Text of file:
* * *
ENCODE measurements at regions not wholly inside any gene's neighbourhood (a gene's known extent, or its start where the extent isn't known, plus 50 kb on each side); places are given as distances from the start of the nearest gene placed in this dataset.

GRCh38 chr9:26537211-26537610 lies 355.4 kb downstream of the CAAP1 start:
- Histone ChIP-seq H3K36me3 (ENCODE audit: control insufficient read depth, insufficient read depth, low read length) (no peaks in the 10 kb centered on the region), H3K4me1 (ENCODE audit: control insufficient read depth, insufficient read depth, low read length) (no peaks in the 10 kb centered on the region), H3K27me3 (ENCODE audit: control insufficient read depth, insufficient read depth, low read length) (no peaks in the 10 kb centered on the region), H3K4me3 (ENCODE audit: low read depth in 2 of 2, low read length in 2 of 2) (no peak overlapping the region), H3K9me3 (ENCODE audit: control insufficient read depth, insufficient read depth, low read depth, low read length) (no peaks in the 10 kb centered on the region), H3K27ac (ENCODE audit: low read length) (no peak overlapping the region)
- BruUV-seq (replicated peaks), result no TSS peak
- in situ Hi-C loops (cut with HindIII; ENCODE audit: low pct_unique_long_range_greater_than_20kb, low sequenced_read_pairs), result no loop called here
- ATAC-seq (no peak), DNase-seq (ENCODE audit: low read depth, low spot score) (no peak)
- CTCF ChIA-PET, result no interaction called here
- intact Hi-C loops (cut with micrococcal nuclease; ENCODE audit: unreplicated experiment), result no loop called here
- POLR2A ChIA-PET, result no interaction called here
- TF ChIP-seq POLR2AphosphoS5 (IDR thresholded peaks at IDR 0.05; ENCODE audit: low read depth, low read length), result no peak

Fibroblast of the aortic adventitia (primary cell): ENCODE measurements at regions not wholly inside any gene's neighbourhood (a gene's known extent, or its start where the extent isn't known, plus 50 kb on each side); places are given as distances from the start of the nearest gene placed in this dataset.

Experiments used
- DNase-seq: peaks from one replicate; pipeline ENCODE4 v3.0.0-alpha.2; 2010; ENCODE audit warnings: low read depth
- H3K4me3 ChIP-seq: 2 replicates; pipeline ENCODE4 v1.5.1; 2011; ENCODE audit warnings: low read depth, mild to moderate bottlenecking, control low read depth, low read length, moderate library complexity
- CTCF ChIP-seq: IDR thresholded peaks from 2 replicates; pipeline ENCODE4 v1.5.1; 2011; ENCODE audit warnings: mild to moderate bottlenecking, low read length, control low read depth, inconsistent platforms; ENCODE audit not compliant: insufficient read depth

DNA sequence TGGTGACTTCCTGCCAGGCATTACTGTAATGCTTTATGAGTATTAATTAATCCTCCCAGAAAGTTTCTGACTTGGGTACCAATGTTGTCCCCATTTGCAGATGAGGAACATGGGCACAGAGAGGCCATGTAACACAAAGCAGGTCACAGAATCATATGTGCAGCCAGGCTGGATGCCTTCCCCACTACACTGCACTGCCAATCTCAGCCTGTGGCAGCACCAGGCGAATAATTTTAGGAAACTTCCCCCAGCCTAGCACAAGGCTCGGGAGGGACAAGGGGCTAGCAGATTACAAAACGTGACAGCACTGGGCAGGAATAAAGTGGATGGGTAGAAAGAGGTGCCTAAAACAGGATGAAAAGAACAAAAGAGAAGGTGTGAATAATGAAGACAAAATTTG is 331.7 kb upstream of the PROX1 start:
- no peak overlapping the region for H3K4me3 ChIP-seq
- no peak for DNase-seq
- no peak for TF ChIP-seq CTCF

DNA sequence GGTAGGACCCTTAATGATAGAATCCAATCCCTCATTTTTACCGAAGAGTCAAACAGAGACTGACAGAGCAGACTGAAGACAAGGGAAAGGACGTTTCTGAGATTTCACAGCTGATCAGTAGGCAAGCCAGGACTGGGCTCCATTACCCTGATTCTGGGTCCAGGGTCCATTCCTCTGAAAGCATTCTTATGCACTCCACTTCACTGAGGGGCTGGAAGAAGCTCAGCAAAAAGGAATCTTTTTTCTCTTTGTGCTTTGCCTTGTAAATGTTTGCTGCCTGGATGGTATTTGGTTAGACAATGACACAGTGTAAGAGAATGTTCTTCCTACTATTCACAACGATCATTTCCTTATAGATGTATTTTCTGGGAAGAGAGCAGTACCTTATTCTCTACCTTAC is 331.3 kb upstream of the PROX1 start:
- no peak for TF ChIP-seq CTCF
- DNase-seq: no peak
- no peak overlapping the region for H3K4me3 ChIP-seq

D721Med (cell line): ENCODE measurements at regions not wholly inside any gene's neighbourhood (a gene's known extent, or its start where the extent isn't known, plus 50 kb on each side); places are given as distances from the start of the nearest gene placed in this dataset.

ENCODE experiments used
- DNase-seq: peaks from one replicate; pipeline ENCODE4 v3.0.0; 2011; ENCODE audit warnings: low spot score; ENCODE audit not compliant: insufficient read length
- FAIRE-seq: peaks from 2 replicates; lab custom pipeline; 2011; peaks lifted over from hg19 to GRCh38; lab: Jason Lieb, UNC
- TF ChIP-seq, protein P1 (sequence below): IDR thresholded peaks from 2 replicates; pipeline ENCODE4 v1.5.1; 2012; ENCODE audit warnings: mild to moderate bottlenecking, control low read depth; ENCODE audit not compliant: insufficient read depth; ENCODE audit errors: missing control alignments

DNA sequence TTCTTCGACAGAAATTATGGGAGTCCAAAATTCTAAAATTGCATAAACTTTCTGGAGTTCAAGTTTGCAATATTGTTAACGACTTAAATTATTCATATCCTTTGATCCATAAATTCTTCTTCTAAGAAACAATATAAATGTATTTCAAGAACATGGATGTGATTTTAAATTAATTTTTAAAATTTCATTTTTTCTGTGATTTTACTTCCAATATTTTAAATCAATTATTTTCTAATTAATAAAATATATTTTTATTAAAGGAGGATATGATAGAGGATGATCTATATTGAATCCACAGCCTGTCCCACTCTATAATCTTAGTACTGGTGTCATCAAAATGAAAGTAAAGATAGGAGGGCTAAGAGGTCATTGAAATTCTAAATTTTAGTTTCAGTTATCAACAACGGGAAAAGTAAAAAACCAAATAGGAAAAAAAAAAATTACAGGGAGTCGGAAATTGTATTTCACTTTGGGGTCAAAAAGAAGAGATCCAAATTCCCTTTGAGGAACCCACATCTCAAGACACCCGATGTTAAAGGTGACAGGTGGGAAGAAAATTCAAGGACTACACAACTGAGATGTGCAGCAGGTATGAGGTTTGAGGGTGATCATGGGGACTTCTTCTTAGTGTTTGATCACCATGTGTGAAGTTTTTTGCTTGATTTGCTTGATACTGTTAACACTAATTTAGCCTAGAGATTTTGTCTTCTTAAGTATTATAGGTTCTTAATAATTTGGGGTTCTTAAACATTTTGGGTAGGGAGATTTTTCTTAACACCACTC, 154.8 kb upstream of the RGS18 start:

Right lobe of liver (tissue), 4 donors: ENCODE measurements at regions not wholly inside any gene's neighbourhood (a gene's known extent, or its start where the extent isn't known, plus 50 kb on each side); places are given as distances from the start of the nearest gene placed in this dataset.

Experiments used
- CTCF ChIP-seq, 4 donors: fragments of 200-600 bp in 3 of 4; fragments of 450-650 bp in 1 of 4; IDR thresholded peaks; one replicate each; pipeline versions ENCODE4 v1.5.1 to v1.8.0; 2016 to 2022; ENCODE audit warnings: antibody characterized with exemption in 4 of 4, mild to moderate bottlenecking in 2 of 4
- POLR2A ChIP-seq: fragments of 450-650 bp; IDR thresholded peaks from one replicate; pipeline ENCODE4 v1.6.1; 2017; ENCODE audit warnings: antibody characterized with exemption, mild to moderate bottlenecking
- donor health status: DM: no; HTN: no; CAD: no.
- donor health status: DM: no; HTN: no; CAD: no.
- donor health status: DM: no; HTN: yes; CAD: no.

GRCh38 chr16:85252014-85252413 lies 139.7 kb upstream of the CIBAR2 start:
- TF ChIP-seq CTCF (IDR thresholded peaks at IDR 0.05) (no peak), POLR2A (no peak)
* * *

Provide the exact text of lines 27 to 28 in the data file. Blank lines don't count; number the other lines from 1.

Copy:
- FAIRE-seq: peaks from 2 replicates; lab custom pipeline; 2011; peaks lifted over from hg19 to GRCh38; lab: Jason Lieb, UNC
- TF ChIP-seq, protein P1 (sequence below): IDR thresholded peaks from 2 replicates; pipeline ENCODE4 v1.5.1; 2012; ENCODE audit warnings: mild to moderate bottlenecking, control low read depth; ENCODE audit not compliant: insufficient read depth; ENCODE audit errors: missing control alignments